Sunday, March 17, 2013

Curiosity - A Key Ingredient for Lifelong Learning

Susan Engel, a senior lecturer and director of the program in teaching at Williams College, offers some perspectives from her research about children, teachers and curiosity in a recent article published in ASCD’s Online publication.

In a random study of teachers, she asked if they believe that it’s good for children to be curious, and they overwhelmingly replied that it is. Other adults also said that they value curiosity and believe that it’s essential to learning.

Research repeatedly shows that when people are curious about something, they learn more and better. Engel points out that “If curiosity has such a positive impact on learning you might assume that teachers are doing everything they can to encourage it. But that is not the case.”

Her studies show that there is a surprising lack of curiosity in today’s classrooms.

What she found was that over a two hour observation there were, on average, only 2 to 5 questions asked, and these were primarily asked by the teacher. Students were not exploring or asking questions about what they wanted to know or what they found interesting or worth exploring. Nor were they pursuing their passions and interests. Activities were overwhelmingly teacher directed, and students followed the adult instructions.

What we know is that children are innately curious and want to know the how’s and what’s of most everything.  Anyone who has spent time with a four-year-old knows this all too well. Their curiosity drives their learning, and through asking questions they begin to understand the world and how it works. Somehow, this questioning begins to dissipate as children enter school and their natural curiosity dwindles as they go through the grades.

So, what is to be done to help our children continue to be curious?  Engel says, “Experiments I've done show that children show much more interest in materials when an adult visibly shows how curious he or she is about the materials. In other words, children's curiosity can be fostered or squelched by the people they spend time with.”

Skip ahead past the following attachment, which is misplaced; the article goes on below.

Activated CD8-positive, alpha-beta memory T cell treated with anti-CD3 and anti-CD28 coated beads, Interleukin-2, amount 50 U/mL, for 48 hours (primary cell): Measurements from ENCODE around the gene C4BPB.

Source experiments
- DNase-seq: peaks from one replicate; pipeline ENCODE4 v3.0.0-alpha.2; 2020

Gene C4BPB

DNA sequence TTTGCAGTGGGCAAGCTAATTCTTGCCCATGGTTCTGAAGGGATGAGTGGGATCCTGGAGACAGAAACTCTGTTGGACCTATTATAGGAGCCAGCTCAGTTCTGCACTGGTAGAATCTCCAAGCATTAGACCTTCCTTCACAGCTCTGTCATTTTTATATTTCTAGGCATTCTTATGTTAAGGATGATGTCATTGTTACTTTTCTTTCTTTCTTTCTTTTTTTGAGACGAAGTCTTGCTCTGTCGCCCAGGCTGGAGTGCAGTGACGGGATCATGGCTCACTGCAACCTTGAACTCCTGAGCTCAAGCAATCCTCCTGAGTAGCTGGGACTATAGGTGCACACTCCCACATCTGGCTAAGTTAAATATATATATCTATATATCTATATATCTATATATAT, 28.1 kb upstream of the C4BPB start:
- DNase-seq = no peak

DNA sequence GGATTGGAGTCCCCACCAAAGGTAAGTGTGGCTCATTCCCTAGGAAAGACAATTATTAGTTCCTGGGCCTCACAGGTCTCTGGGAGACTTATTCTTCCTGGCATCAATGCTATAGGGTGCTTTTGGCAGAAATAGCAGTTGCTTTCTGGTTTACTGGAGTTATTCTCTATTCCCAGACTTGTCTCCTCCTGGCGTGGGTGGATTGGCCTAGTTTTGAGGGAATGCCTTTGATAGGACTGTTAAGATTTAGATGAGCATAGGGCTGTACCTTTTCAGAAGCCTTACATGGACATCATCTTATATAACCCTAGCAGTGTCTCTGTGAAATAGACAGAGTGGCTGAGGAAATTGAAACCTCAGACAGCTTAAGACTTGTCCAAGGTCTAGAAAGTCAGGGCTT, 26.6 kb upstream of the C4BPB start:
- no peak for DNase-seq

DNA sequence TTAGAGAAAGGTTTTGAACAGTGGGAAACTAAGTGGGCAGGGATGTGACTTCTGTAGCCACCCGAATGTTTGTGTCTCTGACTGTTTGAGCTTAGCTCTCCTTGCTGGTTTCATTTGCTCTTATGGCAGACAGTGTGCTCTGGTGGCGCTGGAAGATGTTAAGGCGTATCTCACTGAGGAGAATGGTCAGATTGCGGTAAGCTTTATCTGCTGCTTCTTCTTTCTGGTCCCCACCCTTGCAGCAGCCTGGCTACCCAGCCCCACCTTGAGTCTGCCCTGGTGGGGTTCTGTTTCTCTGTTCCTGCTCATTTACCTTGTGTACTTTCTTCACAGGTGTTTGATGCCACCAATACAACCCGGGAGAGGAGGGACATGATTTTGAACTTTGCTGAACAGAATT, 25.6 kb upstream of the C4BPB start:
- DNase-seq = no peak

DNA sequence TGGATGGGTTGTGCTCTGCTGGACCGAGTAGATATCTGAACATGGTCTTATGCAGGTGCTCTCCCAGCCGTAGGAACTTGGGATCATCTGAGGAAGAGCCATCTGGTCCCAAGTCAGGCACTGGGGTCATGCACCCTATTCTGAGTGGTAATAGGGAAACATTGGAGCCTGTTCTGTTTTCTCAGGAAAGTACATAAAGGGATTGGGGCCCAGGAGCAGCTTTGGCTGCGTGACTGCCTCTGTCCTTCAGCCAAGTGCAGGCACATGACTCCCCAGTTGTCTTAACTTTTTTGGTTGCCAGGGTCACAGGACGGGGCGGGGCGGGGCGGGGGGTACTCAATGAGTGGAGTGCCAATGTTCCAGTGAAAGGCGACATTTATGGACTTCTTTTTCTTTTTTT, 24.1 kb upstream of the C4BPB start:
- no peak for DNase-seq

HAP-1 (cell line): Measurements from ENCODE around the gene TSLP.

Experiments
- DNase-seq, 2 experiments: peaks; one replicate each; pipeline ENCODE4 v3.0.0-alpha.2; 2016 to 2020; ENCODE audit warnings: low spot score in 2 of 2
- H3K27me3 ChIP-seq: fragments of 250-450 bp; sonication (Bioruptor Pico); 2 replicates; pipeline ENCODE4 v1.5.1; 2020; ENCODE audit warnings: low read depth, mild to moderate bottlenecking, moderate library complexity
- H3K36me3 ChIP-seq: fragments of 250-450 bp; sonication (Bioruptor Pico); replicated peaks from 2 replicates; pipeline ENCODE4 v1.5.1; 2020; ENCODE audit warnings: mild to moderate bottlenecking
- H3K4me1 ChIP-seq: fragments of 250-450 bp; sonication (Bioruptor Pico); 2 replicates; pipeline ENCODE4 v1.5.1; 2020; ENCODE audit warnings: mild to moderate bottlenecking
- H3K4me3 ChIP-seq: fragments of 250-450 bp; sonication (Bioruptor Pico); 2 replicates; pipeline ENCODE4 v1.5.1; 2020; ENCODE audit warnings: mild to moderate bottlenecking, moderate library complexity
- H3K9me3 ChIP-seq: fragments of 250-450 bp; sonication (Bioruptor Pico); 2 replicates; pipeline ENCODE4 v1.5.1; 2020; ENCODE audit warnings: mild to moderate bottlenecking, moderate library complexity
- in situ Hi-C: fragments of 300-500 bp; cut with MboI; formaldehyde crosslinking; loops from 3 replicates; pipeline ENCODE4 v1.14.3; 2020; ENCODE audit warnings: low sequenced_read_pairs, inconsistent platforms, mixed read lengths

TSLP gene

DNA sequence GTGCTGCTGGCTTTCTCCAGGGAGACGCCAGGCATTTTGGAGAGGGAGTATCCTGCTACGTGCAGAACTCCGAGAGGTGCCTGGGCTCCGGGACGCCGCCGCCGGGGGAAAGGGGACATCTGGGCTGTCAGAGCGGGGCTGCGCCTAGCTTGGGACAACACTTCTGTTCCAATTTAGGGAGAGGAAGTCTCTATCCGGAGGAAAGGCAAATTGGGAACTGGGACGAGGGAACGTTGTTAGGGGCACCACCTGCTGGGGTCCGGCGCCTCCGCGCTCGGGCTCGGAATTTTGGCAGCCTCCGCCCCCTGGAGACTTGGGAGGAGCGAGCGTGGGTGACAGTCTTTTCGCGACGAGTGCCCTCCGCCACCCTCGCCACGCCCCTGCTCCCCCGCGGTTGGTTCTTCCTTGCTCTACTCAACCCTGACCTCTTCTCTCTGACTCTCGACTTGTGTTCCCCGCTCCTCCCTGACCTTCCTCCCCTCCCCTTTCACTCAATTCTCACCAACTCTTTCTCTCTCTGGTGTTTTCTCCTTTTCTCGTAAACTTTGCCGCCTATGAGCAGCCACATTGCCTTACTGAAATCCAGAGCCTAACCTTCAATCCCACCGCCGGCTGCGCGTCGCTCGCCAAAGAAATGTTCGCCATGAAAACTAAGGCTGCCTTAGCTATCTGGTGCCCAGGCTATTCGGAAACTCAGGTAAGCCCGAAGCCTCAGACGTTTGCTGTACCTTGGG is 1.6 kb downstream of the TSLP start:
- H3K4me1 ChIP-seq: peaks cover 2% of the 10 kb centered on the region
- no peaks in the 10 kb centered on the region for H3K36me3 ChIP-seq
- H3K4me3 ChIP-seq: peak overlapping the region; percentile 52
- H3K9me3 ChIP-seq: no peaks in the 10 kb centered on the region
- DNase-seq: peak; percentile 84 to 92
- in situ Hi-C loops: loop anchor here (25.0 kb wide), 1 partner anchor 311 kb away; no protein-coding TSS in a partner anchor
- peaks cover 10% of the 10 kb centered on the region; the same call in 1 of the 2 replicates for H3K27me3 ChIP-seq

She goes on to point out that a statement as simple as, “Let’s see what happens” can demonstrate what curious thinking sounds like. If we know that curiosity is something that we value in people, then what can educators do to promote it in their students and classrooms?

Engel believes that there are four things that we can do. First, we can hire teachers who are curious, teachers who are interested in knowing more about their students, and how they learn. Teachers who are interested in child development, the effects of their own teaching, or who have a deep passion or interest that they have pursued over the years know what it’s like to be curious and can help their students to pursue their passions and interests.

Secondly, teachers can simply count the number of questions that are asked each day. This practice keeps the importance of questioning foremost in the teacher’s thought and encourages him or her to find ways to encourage and support student questioning. Helping students to learn how to ask good questions is an important life skill.

Dan Rothstein, the cofounder of the Right Question Institute, believes that learning how to ask questions should be considered as critical as learning how to read, write, and do basic math. He thinks the ability to use questions strategically can make people smarter and better at their jobs, and give them more control when dealing with powerful bureaucracies, doctors, and elected officials.

Thirdly, Engel believes that students who are engaged in finding the answers to their own questions are better prepared for lifelong learning than those who simply learn well from others. And, lastly, she suggests that we measure curiosity, because as we all know, what gets measured gets taught.

If we are serious about preparing our students to engage in the post industrial work environment where they were expected to follow directions and move production from one work station to the next, we must help them to develop curious minds that want to seek out the answers. This can only lead to greater learning that is deeper and more substantive than what is found in most classrooms today.
Getting our students ready for their futures in the 21st century needs to include helping them to become lifelong learners, and unless they are curious and willing to ask questions, teach themselves and learn deeply, they will always await someone else to tell them what they are supposed to know and what they are supposed to do.

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